Title:
OPTICAL FIBER SYSTEMS AND METHODS FOR MONITORING REMOTE DOOR ACCESS
Kind Code:
A1


Abstract:
A remote door access monitoring system includes a central monitoring component and a remote monitoring component. The central monitoring component includes an optical source, an optical power level receiver, and a microcontroller. The optical power level receiver is in communication with the microcontroller. The remote monitoring component includes an optical switch that is operably associated with a door of a communications equipment cabinet. The communications equipment cabinet is located at a geographical location different from a geographical location of the central monitoring component. The optical source transmits an optical signal from the optical source to the optical switch and back to the optical power level receiver. The optical switch attenuates the optical signal in response to opening and closing of the door. The optical power level receiver is configured to detect an attenuated optical signal and then notify the microcontroller of the existence of an attenuated optical signal.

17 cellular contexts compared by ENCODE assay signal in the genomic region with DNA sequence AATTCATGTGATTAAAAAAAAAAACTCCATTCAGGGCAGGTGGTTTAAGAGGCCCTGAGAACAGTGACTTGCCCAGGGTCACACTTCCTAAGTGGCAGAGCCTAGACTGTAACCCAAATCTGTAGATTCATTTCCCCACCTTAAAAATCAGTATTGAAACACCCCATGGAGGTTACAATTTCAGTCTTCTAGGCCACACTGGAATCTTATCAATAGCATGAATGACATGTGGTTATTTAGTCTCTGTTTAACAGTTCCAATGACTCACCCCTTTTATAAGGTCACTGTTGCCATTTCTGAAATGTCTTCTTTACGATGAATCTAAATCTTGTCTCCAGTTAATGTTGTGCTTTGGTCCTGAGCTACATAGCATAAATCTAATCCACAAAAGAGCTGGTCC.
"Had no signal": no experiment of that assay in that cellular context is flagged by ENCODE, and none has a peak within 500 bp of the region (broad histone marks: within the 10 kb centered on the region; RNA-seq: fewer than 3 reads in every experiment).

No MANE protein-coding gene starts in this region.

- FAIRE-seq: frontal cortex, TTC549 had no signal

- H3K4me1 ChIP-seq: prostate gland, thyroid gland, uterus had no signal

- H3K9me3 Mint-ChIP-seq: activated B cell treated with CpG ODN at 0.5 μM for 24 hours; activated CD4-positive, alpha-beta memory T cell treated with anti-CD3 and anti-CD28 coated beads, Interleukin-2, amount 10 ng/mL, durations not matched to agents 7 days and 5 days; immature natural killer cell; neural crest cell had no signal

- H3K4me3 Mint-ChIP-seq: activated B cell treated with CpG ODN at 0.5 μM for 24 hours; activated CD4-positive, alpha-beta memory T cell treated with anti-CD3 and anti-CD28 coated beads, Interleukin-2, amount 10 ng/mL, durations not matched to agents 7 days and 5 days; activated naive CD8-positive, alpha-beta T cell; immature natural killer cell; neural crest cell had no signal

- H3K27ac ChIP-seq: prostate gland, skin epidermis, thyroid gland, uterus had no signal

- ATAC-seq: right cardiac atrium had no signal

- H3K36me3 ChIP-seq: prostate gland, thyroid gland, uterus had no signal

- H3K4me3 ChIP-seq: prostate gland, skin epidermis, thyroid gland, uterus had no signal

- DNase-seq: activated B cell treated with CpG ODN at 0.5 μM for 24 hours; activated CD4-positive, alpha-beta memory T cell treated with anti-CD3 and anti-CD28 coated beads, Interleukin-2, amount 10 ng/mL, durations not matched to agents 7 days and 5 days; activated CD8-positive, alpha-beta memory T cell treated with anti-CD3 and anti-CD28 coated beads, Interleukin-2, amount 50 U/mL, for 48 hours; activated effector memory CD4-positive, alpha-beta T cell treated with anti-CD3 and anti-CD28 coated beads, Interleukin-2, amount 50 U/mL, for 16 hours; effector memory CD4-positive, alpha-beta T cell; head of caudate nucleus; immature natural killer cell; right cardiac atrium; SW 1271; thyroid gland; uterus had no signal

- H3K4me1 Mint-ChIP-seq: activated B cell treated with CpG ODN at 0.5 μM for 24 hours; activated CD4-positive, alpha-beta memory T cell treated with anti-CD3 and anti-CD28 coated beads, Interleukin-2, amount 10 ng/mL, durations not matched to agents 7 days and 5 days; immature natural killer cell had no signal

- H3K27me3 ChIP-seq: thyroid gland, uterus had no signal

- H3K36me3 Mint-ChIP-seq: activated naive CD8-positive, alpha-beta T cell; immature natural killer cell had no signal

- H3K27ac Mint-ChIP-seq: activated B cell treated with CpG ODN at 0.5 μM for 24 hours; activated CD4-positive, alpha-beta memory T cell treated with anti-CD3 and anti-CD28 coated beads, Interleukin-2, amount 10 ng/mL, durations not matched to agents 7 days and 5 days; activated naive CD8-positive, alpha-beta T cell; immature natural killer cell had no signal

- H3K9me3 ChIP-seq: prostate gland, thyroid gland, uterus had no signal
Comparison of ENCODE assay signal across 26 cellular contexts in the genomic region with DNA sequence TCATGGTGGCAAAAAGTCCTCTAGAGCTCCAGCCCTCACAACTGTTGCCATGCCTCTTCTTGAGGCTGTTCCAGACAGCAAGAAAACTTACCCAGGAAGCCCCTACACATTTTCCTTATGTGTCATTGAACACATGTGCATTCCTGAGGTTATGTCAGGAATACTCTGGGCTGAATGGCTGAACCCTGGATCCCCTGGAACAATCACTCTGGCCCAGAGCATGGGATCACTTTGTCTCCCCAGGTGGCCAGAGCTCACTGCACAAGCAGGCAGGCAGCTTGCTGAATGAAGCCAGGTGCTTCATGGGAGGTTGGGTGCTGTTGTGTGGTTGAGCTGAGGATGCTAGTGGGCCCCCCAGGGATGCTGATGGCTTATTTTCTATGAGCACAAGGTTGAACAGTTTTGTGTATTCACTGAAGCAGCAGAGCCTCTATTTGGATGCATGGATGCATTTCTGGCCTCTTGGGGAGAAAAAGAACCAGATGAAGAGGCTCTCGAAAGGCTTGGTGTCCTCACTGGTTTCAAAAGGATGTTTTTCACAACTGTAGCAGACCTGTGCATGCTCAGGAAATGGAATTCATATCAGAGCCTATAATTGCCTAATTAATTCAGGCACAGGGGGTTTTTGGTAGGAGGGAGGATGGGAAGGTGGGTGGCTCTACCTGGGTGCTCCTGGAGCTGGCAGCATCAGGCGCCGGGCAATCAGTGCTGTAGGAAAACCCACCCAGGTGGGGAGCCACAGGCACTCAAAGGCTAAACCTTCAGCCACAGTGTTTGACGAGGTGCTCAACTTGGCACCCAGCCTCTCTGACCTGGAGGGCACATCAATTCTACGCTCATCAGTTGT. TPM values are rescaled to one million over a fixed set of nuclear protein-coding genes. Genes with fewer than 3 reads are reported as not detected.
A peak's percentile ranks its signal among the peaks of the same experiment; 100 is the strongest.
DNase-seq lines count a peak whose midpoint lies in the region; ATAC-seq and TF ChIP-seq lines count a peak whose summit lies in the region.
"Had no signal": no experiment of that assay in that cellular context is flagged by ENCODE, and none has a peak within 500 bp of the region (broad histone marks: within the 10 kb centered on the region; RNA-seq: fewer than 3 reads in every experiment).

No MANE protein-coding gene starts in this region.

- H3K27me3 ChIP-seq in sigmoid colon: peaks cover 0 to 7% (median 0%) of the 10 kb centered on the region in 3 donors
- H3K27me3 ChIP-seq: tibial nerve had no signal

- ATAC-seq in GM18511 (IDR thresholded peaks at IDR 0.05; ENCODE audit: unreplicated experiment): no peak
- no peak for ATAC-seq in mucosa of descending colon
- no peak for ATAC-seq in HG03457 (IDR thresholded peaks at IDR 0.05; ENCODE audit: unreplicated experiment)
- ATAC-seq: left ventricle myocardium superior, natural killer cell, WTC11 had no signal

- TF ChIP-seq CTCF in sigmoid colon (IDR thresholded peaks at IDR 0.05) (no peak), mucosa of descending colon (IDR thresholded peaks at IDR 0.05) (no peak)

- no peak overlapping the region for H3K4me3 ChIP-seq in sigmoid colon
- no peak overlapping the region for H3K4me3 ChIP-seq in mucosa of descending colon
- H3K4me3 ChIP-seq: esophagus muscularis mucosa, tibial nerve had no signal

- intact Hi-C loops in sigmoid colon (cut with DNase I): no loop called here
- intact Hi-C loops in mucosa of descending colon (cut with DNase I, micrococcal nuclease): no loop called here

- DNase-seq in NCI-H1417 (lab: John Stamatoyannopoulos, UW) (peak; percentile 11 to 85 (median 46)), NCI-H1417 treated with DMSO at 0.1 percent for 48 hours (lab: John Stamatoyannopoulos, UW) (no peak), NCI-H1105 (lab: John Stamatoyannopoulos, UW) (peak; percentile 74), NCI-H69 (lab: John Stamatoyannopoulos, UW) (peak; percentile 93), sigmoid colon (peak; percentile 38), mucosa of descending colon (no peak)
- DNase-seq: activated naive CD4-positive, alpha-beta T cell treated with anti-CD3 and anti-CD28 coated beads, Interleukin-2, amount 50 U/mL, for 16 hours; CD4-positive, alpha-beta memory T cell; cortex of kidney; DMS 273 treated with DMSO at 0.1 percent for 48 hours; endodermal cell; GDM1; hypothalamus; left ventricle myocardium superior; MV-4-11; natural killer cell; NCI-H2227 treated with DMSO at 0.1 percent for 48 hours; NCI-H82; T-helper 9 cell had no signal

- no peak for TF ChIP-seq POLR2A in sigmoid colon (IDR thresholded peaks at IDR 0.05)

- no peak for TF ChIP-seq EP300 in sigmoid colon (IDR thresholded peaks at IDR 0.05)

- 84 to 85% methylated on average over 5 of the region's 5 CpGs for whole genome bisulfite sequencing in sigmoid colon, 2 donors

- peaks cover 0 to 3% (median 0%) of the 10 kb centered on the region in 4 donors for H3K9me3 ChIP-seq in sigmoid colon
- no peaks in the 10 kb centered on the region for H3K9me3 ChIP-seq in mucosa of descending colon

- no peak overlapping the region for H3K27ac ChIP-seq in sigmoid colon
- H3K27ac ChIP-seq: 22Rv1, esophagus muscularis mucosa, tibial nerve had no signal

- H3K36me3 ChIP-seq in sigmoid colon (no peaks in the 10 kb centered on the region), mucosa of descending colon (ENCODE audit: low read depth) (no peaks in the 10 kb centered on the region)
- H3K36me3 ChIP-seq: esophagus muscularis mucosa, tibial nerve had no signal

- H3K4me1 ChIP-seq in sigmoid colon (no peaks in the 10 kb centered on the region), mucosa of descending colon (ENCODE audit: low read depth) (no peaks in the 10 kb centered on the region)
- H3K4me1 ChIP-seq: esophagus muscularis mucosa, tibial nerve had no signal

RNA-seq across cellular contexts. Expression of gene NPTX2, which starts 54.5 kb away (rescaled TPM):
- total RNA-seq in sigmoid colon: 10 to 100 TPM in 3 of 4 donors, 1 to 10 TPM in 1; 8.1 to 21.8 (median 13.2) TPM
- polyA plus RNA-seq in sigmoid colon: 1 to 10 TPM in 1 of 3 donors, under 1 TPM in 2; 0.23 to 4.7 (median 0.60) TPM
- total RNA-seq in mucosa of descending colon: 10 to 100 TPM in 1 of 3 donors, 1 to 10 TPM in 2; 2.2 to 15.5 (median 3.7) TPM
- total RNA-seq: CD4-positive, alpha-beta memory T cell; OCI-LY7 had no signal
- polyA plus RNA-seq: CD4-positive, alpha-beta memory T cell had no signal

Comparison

Inventors:
Crutcher, Larkin W. (Plano, TX, US)
Trehan, Anil Kumar (Plano, TX, US)
Application Number:
12/474384
Publication Date:
12/03/2009
Filing Date:
05/29/2009
Assignee:
CommScope, Inc. of North Carolina
Primary Class:
Other Classes:
340/545.6
International Classes:
G08B13/08
View Patent Images:



Primary Examiner:
TANG, SON M
Attorney, Agent or Firm:
MYERS BIGEL, P.A. (RALEIGH, NC, US)
Claims:
That which is claimed is:

1. A remote door access monitoring system, comprising: a central monitoring component comprising an optical source, an optical power level receiver, and a microcontroller, wherein the optical power level receiver is in communication with the microcontroller; and a remote monitoring component comprising an optical switch operably associated with a door of a communications equipment cabinet, wherein the communications equipment cabinet is located at a geographical location different from a geographical location of the central monitoring component; wherein the optical source transmits an optical signal from the optical source to the optical switch and back to the optical power level receiver, wherein the optical switch attenuates the optical signal in response to opening or closing the door, and wherein the optical power level receiver is configured to detect an attenuated optical signal and notify the microcontroller of the existence of an attenuated optical signal.